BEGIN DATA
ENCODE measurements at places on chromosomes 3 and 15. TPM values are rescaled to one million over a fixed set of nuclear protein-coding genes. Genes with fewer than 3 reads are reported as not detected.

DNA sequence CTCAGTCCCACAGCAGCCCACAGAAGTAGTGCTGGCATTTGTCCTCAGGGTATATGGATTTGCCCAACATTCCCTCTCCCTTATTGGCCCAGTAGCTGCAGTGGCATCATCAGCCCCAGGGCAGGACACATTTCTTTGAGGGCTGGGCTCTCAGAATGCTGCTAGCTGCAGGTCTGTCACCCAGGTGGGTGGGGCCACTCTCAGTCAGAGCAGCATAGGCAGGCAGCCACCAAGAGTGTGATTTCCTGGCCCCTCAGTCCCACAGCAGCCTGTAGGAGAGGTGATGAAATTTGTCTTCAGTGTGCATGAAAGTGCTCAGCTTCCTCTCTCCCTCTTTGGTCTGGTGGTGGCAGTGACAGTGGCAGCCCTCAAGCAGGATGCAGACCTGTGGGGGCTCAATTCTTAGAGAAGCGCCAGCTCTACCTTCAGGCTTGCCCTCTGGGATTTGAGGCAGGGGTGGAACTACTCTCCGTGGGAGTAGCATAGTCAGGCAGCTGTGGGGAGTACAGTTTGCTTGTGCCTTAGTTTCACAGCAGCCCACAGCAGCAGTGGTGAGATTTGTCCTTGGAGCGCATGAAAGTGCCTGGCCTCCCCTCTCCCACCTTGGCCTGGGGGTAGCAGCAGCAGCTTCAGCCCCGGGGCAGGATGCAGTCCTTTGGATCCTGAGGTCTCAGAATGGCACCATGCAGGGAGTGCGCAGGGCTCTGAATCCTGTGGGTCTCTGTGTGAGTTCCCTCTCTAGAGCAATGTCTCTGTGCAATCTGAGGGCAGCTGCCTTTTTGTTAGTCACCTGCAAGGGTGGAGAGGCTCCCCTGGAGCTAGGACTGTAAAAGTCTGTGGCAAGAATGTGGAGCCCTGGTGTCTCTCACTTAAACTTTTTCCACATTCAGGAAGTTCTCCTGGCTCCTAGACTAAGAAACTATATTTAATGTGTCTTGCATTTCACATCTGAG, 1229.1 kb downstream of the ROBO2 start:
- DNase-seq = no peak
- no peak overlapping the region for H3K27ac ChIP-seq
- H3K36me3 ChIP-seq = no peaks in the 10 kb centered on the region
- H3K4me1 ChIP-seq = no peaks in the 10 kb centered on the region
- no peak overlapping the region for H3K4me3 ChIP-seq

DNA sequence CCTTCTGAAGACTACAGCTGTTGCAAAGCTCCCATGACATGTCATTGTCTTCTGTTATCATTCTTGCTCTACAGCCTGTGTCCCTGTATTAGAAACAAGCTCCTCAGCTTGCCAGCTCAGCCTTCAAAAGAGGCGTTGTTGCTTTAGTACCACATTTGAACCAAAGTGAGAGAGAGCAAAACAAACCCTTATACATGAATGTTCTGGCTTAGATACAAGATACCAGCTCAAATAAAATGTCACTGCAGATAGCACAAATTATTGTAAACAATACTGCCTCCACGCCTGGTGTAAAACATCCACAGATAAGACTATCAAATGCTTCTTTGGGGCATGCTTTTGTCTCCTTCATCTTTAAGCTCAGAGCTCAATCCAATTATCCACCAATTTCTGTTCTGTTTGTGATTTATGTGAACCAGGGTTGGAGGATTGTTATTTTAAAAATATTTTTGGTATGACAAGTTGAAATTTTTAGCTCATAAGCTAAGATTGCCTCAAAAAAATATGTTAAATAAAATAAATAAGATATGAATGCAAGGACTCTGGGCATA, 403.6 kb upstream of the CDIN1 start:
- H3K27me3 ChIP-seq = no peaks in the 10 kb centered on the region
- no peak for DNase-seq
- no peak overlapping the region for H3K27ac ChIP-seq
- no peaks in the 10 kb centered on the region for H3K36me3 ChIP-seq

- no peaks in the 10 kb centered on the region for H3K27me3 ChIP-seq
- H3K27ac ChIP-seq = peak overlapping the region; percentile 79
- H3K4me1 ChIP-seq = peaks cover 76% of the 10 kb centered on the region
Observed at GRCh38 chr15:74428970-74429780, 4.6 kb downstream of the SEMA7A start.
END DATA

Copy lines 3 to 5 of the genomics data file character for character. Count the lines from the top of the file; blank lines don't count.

- DNase-seq = no peak
- no peak overlapping the region for H3K27ac ChIP-seq
- H3K36me3 ChIP-seq = no peaks in the 10 kb centered on the region